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Bill Potts, played by Pearl Mackie, is Doctor Who’s first out, gay companion. In fact she’s the first out, gay, female and black companion. Just laying out the Venn Diagram of her demographic characteristics has been a red rag to elements of the UK press and to some sections of fandom. Being female is conventional and unremarkable for a Doctor Who companion, but Potts’ gender becomes weaponised in culture wars when it coincides with the other categories.

Mackie’s debut was announced on BBC News, and while neither showrunner Steven Moffatt or Mackie herself made a special point of the character’s sexual orientation, BBC News made it the headline to the item. The result was the statement seemed a bit ‘louder’ than the event justified. In turn, the news audience took the announcement of the new character to also be an announcement or ‘promotion’ of her sexuality. Predictably, battle lines were drawn, with flak erupting from at least two different directions. On the one hand there was the tired old conservative mockery against encroaching enlightenment  – ‘If only she were a one-legged dwarf too!’ but also complaints from people who feel the battle for equal representation in the media was won long ago. “Why make such a fuss about it?” On the surface that sounds reasonable.  There’s a question that can be relied upon to occur when an LGBT Pride day happens: ‘Why do you need special day all to yourself?’ Answer: because hetero folk have the other 364. It should be an even playing field. It’s still not. Therefore, events to help define LGBT identity are necessary, and the advent of a character like that of Bill Potts still matters.

For proof of this, witness the number of people commenting on social media that Bill Potts’ sexuality was redundant because she wasn’t the first Doctor Who character to express attraction to their own gender. There’s still work to be done when people either can’t tell or won’t acknowledge the difference between gay and bisexual characters in the show. John Barrowman portrayed Captain Jack Harkness, a 51st Century character who was omnisexual, demonstrating attraction for lifeforms of any or no gender, be they male, female, insect or robot. But the mere fact of his not being exclusively heterosexual in his desires – and the fact that the actor himself identifies as gay – seems to have painted him as by default ‘gay’. In that sense, whilst Bill’s sexuality shouldn’t be ‘a big deal’, clearly for a significant section of the audience it is. What’s interesting is that some of those people are also the ones claiming too much noise was being made about the issue.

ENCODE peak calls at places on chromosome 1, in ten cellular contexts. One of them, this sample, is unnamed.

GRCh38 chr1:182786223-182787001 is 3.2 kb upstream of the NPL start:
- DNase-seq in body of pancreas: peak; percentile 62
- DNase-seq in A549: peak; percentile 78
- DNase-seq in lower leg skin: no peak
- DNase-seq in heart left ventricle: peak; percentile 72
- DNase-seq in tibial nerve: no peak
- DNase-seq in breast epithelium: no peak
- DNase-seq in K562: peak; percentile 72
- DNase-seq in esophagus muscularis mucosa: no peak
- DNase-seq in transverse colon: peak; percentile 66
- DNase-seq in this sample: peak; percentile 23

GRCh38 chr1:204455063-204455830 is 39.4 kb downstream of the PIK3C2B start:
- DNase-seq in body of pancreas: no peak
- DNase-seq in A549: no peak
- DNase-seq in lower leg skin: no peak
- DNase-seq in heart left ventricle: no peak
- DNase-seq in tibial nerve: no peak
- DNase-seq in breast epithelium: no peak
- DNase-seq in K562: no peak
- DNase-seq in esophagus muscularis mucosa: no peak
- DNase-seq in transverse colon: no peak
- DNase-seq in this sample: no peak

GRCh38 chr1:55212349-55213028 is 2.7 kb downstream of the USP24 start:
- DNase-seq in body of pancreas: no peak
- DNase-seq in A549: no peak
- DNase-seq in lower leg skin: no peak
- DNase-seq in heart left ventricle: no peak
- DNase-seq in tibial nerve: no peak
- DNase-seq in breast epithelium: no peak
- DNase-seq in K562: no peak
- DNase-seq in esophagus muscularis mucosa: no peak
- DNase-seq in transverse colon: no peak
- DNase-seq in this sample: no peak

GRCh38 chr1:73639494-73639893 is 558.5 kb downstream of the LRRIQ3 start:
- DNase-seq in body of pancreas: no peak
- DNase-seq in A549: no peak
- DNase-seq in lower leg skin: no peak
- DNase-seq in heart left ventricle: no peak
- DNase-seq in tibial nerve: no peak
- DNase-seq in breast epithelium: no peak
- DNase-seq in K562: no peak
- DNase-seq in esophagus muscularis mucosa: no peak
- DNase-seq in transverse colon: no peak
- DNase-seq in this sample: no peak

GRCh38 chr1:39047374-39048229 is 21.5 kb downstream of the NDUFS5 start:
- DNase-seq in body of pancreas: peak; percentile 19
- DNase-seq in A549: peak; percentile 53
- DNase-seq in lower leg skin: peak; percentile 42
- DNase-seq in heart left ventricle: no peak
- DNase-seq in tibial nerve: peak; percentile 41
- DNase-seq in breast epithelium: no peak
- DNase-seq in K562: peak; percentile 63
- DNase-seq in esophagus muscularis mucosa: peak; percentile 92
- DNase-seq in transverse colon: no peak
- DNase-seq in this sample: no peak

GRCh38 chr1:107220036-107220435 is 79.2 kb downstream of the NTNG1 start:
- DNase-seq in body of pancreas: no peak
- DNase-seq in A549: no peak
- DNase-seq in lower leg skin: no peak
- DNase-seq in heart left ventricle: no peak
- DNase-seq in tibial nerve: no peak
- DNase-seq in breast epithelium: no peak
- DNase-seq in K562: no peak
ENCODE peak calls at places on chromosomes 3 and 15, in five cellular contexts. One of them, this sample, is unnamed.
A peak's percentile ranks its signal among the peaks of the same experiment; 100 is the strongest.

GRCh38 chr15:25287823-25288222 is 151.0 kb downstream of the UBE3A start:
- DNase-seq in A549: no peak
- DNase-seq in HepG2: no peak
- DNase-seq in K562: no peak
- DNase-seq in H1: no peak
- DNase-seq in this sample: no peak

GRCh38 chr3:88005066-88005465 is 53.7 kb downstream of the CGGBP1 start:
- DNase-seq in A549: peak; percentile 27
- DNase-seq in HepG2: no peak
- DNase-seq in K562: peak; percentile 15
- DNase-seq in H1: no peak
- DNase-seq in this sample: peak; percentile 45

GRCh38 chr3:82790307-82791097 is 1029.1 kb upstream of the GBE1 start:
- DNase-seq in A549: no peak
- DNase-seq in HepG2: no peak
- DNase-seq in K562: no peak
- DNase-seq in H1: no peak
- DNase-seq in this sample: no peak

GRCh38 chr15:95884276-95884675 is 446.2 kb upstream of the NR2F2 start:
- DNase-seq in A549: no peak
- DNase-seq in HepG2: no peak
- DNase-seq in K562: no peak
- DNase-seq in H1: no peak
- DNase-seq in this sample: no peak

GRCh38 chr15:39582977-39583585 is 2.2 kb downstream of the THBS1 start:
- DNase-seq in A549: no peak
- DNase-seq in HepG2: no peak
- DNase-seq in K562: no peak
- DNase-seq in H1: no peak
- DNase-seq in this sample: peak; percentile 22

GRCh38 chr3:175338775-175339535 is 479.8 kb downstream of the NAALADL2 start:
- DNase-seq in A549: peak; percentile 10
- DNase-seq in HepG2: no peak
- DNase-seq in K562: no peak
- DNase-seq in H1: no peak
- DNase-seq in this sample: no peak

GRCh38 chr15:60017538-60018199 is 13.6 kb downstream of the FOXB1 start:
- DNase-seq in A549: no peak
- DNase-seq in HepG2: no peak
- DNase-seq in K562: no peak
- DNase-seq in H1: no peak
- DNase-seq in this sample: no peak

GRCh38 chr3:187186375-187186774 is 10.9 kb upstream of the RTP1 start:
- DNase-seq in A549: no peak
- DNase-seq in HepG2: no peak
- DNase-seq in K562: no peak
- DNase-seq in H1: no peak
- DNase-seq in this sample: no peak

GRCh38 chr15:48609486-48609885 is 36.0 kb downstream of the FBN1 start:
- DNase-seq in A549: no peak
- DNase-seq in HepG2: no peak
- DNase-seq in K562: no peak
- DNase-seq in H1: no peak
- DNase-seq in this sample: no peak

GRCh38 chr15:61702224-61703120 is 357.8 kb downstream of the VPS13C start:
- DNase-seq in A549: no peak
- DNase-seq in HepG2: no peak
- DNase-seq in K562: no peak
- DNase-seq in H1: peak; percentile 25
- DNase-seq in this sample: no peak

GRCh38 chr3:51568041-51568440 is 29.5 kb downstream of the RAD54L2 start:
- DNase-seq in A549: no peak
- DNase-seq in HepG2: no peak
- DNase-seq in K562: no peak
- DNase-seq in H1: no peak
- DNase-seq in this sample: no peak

In wider society, LGBT identities are still not fully accepted, and in some ways in the past decade progress has been eroded. Even the relatively small distances traveled have been met with strong resistance. So when voices pipe up too quickly ‘this isn’t a problem any more’, it’s not really sincere.  To those established in the comfort of privilege, each step forward by those with less appears giant, each gradual levelling of the pitch a seismic shift. To dismiss progress in casting diverse roles seeks to undermine these baby steps, painting them as over-compensation, and eventually as a reverse prejudice that should be fought. With heterosexuality still assumed to be the norm, a straight character’s orientation is never announced as such, just taken as read. Previous companion, Clara Oswald (Jenna Coleman) was implied to be bisexual. Unlike Captain Jack, though, who demonstrated his preferences straight away via the story, Clara’s sexual identity was only communicated via hints and winks to the audience. This made it more of an issue than Bill Potts simply talking about fancying a girl she meets in the canteen: it felt cautious, holding back from a possible audience reaction.  By contrast, the matter-of-fact outing of Bill is the sound of someone not making a big deal of it. We will only be able to know it has stopped being an issue at all when a similar future announcement is met with universal silence.